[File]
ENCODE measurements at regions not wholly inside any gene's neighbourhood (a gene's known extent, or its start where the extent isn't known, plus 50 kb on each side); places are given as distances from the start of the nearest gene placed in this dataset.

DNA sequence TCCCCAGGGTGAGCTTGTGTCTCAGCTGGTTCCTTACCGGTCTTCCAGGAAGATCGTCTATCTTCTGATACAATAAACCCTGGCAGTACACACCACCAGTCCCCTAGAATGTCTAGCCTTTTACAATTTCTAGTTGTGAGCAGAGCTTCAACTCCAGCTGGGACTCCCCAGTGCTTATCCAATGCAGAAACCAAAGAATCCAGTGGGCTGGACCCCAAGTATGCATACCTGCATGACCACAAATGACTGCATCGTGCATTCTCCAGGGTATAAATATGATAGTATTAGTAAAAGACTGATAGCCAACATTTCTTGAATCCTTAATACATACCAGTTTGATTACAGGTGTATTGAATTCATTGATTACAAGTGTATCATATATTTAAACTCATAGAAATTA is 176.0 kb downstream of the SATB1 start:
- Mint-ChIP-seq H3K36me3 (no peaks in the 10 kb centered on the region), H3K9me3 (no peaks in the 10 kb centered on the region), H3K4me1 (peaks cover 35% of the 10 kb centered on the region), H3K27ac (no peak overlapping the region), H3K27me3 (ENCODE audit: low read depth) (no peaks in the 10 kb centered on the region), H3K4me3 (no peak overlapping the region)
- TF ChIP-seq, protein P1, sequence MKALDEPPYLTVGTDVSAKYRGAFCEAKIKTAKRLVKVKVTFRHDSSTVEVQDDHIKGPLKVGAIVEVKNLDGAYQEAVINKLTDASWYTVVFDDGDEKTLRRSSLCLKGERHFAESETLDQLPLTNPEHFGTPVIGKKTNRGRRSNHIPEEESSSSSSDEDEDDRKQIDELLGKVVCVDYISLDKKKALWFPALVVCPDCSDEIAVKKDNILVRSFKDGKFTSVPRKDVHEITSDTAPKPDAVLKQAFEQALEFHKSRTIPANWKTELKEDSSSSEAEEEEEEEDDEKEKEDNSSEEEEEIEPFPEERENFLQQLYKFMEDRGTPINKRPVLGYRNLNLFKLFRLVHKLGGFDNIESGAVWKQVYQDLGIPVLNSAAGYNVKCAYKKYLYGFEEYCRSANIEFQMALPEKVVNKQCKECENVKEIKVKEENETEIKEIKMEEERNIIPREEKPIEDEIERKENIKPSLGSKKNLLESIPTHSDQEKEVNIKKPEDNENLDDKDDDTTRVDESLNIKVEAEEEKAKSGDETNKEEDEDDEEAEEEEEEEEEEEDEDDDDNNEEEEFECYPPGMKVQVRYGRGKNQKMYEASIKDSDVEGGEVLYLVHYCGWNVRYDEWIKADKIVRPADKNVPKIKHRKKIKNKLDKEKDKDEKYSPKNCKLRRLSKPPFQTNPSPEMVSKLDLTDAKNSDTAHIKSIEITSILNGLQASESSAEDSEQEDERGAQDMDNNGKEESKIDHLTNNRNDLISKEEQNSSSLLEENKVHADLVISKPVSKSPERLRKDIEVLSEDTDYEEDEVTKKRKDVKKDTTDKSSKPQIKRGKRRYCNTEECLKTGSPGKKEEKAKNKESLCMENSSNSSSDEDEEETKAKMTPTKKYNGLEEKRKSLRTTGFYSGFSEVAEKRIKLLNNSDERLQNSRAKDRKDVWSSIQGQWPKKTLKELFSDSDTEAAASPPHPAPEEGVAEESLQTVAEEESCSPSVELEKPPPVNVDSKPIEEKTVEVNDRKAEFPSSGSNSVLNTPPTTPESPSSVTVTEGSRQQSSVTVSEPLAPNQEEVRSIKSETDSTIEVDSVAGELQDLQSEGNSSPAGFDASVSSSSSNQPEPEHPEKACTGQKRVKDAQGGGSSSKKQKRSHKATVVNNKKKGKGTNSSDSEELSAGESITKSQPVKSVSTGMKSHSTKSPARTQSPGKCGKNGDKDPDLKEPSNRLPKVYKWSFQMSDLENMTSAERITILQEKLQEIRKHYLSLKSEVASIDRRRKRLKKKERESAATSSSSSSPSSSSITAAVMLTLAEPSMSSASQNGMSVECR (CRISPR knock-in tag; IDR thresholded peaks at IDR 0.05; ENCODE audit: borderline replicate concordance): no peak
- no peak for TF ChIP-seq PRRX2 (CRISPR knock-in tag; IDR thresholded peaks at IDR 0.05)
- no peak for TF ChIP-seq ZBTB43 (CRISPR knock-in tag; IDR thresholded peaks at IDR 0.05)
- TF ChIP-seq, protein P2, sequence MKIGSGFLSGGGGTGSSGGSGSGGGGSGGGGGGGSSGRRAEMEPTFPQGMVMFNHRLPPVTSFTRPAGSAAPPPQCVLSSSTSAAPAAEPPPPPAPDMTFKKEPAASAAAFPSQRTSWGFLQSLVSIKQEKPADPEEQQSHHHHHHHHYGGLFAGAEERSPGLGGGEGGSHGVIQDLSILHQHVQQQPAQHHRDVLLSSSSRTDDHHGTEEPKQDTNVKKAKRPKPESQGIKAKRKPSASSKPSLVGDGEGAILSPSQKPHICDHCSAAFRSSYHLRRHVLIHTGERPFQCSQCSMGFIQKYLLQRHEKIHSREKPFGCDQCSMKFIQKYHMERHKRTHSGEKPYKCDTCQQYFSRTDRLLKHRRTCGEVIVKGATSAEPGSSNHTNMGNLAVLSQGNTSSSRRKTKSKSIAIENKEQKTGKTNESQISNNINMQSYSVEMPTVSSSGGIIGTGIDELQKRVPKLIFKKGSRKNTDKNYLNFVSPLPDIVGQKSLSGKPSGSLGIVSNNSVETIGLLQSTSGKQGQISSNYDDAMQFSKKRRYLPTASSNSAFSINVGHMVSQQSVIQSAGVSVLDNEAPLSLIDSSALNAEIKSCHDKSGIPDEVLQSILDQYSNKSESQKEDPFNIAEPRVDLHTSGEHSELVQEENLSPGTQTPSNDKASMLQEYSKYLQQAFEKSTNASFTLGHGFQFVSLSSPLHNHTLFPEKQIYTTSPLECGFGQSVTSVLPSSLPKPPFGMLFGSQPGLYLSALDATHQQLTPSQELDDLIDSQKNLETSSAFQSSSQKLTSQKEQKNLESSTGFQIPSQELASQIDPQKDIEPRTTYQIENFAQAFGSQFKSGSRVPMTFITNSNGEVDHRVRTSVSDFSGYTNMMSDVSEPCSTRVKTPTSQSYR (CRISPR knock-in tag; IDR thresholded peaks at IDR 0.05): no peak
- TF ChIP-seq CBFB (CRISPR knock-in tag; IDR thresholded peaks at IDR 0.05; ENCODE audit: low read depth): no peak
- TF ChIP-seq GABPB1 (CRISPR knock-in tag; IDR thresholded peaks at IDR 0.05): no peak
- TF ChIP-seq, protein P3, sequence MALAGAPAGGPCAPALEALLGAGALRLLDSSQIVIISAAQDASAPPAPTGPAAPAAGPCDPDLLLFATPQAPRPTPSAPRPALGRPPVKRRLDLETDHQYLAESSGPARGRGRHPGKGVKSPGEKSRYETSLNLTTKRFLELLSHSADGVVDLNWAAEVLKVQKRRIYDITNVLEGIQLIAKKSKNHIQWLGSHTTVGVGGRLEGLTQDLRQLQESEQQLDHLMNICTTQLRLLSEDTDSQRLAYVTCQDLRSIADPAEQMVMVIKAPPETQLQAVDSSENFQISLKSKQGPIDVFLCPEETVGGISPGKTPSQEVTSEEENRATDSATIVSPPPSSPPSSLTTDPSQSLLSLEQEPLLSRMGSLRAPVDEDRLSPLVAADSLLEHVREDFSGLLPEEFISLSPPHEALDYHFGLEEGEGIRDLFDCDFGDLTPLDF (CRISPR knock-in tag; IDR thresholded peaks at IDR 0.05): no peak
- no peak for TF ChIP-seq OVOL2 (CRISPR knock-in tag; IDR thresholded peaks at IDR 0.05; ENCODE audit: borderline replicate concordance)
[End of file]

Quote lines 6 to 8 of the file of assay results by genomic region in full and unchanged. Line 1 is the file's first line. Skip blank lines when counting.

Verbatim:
- no peak for TF ChIP-seq ZBTB43 (CRISPR knock-in tag; IDR thresholded peaks at IDR 0.05)
- TF ChIP-seq, protein P2, sequence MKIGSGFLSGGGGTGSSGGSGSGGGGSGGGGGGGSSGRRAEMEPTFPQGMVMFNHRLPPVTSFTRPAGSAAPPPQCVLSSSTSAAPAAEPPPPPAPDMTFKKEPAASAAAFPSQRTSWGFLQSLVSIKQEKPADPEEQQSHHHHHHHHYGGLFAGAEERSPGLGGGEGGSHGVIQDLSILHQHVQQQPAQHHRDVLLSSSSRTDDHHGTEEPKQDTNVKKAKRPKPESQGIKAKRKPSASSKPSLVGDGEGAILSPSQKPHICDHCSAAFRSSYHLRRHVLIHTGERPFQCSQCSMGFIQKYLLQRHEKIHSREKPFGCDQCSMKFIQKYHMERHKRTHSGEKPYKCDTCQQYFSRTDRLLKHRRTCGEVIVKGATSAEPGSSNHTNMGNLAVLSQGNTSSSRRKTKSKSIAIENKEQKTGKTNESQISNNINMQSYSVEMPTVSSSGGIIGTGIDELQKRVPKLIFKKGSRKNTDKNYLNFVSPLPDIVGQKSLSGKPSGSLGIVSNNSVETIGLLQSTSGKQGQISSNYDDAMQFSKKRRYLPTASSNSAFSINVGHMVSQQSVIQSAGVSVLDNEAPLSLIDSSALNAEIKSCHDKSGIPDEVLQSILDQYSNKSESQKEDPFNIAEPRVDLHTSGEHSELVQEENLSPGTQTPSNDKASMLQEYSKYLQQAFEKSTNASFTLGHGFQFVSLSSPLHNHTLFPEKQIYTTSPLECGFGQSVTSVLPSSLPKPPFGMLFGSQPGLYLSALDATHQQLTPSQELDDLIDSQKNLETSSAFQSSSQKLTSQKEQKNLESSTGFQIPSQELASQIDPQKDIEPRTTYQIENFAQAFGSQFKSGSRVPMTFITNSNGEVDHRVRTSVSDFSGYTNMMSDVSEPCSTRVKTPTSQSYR (CRISPR knock-in tag; IDR thresholded peaks at IDR 0.05): no peak
- TF ChIP-seq CBFB (CRISPR knock-in tag; IDR thresholded peaks at IDR 0.05; ENCODE audit: low read depth): no peak